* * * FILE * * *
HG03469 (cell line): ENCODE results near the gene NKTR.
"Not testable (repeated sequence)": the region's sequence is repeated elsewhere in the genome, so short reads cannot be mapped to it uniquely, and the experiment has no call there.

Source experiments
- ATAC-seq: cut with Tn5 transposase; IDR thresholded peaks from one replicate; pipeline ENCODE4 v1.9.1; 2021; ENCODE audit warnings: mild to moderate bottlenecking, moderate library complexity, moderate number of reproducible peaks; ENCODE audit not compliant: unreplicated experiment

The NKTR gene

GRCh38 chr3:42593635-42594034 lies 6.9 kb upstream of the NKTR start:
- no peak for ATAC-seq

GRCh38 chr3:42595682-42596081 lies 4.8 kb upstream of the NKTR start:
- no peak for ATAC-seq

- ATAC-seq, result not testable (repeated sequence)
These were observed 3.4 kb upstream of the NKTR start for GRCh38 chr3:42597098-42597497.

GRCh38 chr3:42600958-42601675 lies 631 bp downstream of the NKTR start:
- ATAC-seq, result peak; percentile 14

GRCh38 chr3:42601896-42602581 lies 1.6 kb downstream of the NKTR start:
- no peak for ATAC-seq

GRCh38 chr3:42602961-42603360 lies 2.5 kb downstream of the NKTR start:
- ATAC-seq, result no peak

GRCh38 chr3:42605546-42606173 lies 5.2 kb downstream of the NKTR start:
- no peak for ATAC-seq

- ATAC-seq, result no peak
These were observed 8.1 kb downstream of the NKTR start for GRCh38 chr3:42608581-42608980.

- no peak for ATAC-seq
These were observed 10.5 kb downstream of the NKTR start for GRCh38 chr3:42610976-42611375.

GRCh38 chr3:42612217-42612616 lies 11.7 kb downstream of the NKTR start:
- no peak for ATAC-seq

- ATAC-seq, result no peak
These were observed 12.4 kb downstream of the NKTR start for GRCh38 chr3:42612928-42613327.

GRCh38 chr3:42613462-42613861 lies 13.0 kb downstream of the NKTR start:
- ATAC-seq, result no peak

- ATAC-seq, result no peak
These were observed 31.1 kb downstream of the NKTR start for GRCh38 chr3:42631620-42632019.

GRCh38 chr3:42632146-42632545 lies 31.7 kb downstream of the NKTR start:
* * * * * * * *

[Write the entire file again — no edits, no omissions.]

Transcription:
HG03469 (cell line): ENCODE results near the gene NKTR.
"Not testable (repeated sequence)": the region's sequence is repeated elsewhere in the genome, so short reads cannot be mapped to it uniquely, and the experiment has no call there.

Source experiments
- ATAC-seq: cut with Tn5 transposase; IDR thresholded peaks from one replicate; pipeline ENCODE4 v1.9.1; 2021; ENCODE audit warnings: mild to moderate bottlenecking, moderate library complexity, moderate number of reproducible peaks; ENCODE audit not compliant: unreplicated experiment

The NKTR gene

GRCh38 chr3:42593635-42594034 lies 6.9 kb upstream of the NKTR start:
- no peak for ATAC-seq

GRCh38 chr3:42595682-42596081 lies 4.8 kb upstream of the NKTR start:
- no peak for ATAC-seq

- ATAC-seq, result not testable (repeated sequence)
These were observed 3.4 kb upstream of the NKTR start for GRCh38 chr3:42597098-42597497.

GRCh38 chr3:42600958-42601675 lies 631 bp downstream of the NKTR start:
- ATAC-seq, result peak; percentile 14

GRCh38 chr3:42601896-42602581 lies 1.6 kb downstream of the NKTR start:
- no peak for ATAC-seq

GRCh38 chr3:42602961-42603360 lies 2.5 kb downstream of the NKTR start:
- ATAC-seq, result no peak

GRCh38 chr3:42605546-42606173 lies 5.2 kb downstream of the NKTR start:
- no peak for ATAC-seq

- ATAC-seq, result no peak
These were observed 8.1 kb downstream of the NKTR start for GRCh38 chr3:42608581-42608980.

- no peak for ATAC-seq
These were observed 10.5 kb downstream of the NKTR start for GRCh38 chr3:42610976-42611375.

GRCh38 chr3:42612217-42612616 lies 11.7 kb downstream of the NKTR start:
- no peak for ATAC-seq

- ATAC-seq, result no peak
These were observed 12.4 kb downstream of the NKTR start for GRCh38 chr3:42612928-42613327.

GRCh38 chr3:42613462-42613861 lies 13.0 kb downstream of the NKTR start:
- ATAC-seq, result no peak

- ATAC-seq, result no peak
These were observed 31.1 kb downstream of the NKTR start for GRCh38 chr3:42631620-42632019.

GRCh38 chr3:42632146-42632545 lies 31.7 kb downstream of the NKTR start: